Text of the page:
I’m not telling you this so you know my story, I’m trying to mirror the story thousands of us have but can’t talk about.  At some point in my life, I decided to take that anxious energy about social situations and figure out how to channel it into something useful. I spent years of self reflection and gradual improvement, testing and learning new ways to interact with people. I used gaming as a way to test out different social voices and I watched what worked for other people and what failed and when I was feeling that nervous energy, I threw it into a new experiment in how to behave rather than let it pull me down. Some 20 years past my awkward teenage time, I can reliably pass for well adjusted and I actually feel confident in most social situations, but something like the tens of thousands of people at Gen Con and trying to juggle that with a busy schedule of meetings, games, and constant socializing can push me close to a null zero place on my social desire meter. Once I’ve gotten into the crowds and found my groove, I’m usually enjoying it a lot more and am more tired than just socially tired, but it takes a lot of brainspace and energy to push myself past my mental hurdles to not want to bail on Gen Con on the Tuesday beforehand.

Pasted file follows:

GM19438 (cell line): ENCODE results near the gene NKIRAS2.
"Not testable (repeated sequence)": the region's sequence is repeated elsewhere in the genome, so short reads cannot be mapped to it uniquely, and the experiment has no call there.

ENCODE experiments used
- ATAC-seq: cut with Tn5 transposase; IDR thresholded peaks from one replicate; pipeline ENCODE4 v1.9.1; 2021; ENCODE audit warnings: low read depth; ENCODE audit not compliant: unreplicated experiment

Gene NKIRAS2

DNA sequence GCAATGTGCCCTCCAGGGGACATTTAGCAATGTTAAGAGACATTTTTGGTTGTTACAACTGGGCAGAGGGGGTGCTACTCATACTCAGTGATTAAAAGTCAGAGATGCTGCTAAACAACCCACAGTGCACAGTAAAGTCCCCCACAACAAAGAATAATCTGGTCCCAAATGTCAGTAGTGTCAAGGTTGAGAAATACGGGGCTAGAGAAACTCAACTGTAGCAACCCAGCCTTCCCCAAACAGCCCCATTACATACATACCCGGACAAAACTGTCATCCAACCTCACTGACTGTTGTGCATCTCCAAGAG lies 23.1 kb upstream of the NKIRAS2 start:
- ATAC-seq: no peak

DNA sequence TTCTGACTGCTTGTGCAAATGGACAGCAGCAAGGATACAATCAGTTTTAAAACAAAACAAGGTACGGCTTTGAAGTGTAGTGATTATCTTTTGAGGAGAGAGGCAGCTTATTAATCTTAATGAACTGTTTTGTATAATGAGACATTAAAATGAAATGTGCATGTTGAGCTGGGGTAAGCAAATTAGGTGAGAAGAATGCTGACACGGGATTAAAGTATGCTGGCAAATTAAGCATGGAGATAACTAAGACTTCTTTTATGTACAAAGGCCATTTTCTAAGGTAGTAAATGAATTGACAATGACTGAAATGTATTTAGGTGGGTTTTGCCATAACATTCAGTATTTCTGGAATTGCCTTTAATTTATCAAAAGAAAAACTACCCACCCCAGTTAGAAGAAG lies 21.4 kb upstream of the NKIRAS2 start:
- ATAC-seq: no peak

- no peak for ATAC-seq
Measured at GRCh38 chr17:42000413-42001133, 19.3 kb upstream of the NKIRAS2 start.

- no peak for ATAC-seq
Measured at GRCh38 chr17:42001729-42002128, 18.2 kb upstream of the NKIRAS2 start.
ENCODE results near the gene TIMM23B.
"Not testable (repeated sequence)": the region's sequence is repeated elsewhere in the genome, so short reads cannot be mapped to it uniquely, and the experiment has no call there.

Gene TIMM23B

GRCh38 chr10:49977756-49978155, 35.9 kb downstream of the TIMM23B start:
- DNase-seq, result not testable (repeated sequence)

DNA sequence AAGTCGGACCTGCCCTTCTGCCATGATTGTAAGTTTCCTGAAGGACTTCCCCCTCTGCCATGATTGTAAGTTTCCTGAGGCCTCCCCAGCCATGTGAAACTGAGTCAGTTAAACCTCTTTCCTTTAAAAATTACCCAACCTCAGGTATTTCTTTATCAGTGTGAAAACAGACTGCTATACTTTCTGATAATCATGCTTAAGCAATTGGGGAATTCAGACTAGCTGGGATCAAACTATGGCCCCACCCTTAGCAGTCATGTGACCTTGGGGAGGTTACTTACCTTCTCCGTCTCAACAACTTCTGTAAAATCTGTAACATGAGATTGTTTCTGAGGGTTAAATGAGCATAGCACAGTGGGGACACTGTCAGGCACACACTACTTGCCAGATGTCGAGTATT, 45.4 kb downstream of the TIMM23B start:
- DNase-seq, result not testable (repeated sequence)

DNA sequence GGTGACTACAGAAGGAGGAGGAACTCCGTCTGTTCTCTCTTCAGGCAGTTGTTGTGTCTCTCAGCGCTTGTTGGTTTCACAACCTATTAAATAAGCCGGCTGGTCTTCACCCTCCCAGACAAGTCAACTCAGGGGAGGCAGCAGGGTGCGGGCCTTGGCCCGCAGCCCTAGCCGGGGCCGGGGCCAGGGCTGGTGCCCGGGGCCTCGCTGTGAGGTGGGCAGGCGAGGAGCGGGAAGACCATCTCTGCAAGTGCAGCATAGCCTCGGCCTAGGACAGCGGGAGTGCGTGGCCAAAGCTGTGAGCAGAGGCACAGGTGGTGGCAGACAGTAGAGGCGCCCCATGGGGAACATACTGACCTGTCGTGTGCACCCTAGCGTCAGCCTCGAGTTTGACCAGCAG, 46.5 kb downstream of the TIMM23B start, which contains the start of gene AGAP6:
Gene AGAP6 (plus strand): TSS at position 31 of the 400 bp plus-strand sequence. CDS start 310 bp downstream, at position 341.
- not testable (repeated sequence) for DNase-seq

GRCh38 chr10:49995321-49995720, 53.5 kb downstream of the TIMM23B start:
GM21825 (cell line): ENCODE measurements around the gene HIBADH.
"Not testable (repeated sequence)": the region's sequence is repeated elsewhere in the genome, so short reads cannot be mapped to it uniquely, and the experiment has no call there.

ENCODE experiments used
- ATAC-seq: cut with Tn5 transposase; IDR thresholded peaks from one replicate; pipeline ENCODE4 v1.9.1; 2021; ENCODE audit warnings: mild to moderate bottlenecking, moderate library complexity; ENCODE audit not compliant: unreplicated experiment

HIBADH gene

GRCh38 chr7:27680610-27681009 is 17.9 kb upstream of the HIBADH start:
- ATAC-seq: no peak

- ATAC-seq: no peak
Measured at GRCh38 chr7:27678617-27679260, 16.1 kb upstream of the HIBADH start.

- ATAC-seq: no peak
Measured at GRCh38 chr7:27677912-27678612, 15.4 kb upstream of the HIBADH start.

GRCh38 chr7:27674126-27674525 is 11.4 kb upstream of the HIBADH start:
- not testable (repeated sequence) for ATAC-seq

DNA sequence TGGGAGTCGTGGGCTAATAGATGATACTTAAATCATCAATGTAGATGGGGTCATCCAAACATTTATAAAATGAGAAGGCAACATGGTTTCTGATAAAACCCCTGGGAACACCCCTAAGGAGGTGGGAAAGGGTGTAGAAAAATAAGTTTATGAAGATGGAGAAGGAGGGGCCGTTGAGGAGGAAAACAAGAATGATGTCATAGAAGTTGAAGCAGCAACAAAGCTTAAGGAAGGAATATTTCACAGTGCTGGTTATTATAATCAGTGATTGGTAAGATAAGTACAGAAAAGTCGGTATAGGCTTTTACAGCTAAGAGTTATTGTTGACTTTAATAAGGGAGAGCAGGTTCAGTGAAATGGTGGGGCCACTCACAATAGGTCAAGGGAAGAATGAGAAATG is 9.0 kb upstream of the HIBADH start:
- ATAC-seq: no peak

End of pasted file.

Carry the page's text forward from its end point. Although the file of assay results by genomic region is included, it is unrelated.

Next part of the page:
I’m not telling you this so you know my story, I’m trying to mirror the story thousands of us have but can’t talk about.

Everyone Has Something They Can’t Readily Tell You About Their Anxiety